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Brisbane cracks top 10 global growth cities

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The remarkable levels of price growth seen across Queensland recently have launched Brisbane into the ranks of the world's fastest-growing property markets. 

Boasting a combination of relative affordability, idyllic lifestyle and strong future prospects, it's no wonder the Sunshine State has been experiencing some of the highest demand across the globe. 

With the Australian housing market beginning to turn, is this peak time for Queensland sellers? 

Brisbane's incredible run of growth is starting to wind down

The Q1 2022 edition of the Knight Frank’s Global Residential Cities Index, which tracks the markets in 150 cities around the world, has declared Brisbane to be the 10th fastest growing city in the 12 months to April 2022. 

An eye-watering +28.4 per cent annual growth puts Brisbane ahead of all other Australian capitals. 

A major factor driving the city's growth is a continued shortage of available stock on the market which is being met by consistently strong buyer demand. 

According to CoreLogic's latest figures, Brisbane listings are still -38.2 per cent below the five-year average, making for an exceptionally tight market that's still pushing prices higher. 

Even so, the tides are now turning for the Australian property market as a whole as interest rate hikes begin to hit hard. 

Brisbane homes grew by +0.8 per cent in May, still a strong result but a clear sign that the market is softening after many months of soaring gains. 

While still well in the green, Brisbane price growth has eased back in recent months. Source: CoreLogic

Sydney and Melbourne — two markets where affordability has been stretched to the limit — have been the first cities to see substantial declines in property prices. 

Brisbane and Adelaide remain at the other end of the scale but are still likely to reach a correction phase at some point. 

For those sellers looking to achieve a peak sale price, making a move sooner rather than later may net better results.

Regional Queensland has maintained impressive strength

The pandemic-driven 'race for space' trend simply hasn't stopped, and regional Queensland has kept pace with the best of them. 

As of May this year, the state's regional markets have seen annual growth of +23.9 per cent, a virtual dead heat with NSW for the second-highest growth behind regional Tasmania.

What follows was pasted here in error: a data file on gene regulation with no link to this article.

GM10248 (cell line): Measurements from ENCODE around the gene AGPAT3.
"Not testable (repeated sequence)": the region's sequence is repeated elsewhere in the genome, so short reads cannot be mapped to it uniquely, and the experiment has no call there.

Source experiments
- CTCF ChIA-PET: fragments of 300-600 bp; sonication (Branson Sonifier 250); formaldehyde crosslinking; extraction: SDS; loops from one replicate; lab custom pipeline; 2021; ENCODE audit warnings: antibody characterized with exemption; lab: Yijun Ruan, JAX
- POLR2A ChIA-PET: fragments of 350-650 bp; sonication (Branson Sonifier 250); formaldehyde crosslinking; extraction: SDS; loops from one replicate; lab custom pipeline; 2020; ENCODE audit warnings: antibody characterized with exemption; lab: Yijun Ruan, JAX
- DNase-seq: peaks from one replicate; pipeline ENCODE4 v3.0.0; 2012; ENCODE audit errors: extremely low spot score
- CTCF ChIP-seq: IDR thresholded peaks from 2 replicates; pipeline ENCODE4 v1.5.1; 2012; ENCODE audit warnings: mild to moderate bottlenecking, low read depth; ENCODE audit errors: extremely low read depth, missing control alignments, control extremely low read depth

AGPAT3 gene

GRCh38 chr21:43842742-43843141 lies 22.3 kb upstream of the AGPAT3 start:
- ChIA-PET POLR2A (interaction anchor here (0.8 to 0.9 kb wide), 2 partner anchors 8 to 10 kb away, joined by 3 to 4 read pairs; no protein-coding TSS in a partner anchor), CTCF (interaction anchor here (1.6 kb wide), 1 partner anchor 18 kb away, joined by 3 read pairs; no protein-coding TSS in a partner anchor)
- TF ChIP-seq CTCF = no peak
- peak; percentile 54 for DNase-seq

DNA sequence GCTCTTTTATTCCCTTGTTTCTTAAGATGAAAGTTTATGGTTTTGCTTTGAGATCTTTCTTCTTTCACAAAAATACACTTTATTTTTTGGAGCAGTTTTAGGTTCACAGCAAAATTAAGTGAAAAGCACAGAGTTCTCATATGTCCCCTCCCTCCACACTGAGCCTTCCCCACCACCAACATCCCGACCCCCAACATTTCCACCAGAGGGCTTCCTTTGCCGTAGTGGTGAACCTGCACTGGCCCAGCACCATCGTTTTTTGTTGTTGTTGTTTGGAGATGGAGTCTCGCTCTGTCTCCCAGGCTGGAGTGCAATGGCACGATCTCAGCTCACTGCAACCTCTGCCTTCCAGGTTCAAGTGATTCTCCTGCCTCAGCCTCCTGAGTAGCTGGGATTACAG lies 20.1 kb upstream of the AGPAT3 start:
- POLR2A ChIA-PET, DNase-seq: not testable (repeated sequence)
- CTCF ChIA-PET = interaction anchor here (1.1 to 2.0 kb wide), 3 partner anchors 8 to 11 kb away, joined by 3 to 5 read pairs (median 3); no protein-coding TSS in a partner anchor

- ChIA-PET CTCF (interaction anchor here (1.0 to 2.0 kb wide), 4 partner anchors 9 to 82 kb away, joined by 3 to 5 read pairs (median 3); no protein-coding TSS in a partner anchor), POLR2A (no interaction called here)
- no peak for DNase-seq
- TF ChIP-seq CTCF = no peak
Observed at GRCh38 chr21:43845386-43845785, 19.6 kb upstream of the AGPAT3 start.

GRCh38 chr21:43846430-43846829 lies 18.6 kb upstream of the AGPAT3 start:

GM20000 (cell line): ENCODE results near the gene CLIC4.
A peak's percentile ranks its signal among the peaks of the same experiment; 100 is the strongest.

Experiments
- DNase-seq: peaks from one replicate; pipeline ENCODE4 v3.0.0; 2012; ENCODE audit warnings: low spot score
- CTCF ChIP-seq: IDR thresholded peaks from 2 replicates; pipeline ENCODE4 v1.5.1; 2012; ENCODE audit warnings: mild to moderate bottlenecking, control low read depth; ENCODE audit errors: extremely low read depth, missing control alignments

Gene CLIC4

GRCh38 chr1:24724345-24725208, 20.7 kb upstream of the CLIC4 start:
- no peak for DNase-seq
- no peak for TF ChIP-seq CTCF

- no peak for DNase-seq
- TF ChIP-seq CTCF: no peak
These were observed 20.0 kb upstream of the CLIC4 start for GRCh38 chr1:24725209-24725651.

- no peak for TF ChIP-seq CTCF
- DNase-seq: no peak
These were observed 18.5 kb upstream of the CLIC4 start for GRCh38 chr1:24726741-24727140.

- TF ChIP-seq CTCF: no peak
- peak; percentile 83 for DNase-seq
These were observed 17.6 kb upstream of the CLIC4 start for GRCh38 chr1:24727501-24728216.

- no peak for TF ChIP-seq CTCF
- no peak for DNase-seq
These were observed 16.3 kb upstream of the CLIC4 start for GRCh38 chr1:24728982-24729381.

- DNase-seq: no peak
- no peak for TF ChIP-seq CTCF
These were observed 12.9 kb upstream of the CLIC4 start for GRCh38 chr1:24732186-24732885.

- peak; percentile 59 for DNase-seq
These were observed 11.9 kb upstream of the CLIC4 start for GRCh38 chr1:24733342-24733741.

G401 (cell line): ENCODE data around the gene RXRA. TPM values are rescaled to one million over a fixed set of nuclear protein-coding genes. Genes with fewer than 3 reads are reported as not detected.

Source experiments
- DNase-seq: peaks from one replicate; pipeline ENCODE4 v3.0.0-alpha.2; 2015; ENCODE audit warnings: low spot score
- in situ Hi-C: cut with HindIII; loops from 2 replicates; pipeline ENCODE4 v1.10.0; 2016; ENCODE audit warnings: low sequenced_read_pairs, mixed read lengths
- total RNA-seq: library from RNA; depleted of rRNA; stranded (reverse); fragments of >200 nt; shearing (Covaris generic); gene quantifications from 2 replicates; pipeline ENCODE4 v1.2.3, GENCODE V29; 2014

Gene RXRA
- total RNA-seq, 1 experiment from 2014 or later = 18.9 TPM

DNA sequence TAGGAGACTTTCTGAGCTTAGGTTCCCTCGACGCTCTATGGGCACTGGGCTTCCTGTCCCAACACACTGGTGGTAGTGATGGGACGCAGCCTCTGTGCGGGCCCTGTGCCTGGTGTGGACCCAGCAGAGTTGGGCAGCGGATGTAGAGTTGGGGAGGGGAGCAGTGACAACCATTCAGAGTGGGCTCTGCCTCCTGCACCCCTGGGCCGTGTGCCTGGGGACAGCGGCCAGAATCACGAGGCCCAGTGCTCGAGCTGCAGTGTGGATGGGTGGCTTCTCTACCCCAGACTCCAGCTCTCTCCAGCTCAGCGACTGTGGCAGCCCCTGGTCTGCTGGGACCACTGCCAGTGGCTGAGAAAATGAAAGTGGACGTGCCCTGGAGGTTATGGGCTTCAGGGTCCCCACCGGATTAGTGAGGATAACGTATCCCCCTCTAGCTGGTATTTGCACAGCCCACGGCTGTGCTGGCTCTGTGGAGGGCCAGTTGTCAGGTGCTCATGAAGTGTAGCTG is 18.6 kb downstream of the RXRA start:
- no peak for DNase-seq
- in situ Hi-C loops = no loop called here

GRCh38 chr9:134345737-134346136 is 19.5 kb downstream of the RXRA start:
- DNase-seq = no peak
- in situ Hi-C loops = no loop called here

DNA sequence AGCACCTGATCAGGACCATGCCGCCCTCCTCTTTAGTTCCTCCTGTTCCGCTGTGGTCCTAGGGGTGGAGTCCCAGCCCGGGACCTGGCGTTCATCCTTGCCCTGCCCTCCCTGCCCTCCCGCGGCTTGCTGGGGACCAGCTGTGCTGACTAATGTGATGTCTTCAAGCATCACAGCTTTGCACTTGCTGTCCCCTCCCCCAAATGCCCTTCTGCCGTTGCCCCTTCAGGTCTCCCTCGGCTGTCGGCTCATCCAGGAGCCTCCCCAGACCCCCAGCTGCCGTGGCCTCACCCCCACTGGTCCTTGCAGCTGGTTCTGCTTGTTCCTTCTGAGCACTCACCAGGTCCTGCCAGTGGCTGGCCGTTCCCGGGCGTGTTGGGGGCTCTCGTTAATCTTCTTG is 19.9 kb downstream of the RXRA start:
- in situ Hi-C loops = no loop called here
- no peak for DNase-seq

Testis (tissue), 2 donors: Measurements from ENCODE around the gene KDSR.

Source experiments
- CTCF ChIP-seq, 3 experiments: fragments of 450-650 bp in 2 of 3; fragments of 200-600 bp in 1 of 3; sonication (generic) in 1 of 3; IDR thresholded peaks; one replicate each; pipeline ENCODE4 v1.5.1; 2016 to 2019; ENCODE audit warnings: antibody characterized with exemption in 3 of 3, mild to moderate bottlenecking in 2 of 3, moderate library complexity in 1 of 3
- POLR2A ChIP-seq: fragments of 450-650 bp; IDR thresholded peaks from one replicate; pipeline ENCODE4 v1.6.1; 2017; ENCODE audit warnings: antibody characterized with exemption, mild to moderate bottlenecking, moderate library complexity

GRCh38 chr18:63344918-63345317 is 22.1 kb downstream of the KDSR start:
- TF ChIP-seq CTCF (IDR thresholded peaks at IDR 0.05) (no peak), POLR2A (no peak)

South East Queensland in particular has been in red hot demand for well over a year now, and that's clearly shown in some longer-term data. 

Across the Sunshine Coast, eight suburbs have seen house prices more than double since 2017 including Marcoola, Sunrise Beach and Coolum Beach. 

House prices in Sunshine Beach have more than tripled over five years, soaring by +211 per cent. 

Regional Queensland won't be completely immune to the widespread downturn brought on by rising interest rates, and growth has softened in recent months. 

Even so, CoreLogic's Tim Lawless said "arguably some regional markets will be somewhat insulated from a material downturn in housing values due to an ongoing imbalance between supply and demand as we continue to see advertised stock levels remain extraordinarily low across regional Australia."

The Queensland rental market is also surging

It's not just property sales that have been sent sky high over the past 12 months. Rents are now rising at a staggering rate in Brisbane and parts of South East Queensland, according to SQM Research data.

In fact, Brisbane homes have seen the biggest increase in average weekly rent of any city in the country. 

Renting a house costs +21.8 per cent more than it did last year, beating out the capital city average of +16.3 per cent. 

On the Gold Coast, the average rent in June 2020 was $576. That's now been boosted up to $1000 per week. 

Despite this, rental yields are still relatively low as a result of property prices accelerating so fast, but Mr Lawless said "a recovery back to average levels may be relatively quick if housing values continue to fall while rents maintain this growth trajectory."

More investors should be lured into the market as rental yields rise and purchase prices soften. 

What's next for the Queensland property market?

There's been plenty of positive news for sellers across Queensland lately, while buyers have faced rising prices and stiff competition. 

With the RBA's latest 0.5 per cent interest rate hike, though, it's likely that even the Sunshine State's red-hot market is going to cool off as 2023 approaches. 

According to Westpac's latest forecasts, Brisbane is due the softest landing of all the capital cities, though they expect a relatively modest price correction of -4.0 per cent next year.

Brisbane is set to fare better than all other capital cities as the Australian property market enters a period of downturn. Source: Westpac

It all comes down to how fast and how far interest rates rise, a question that nobody can answer with certainty. 

Current conditions are still strong for sellers, with prices remaining at peak levels and demand still outstripping supply.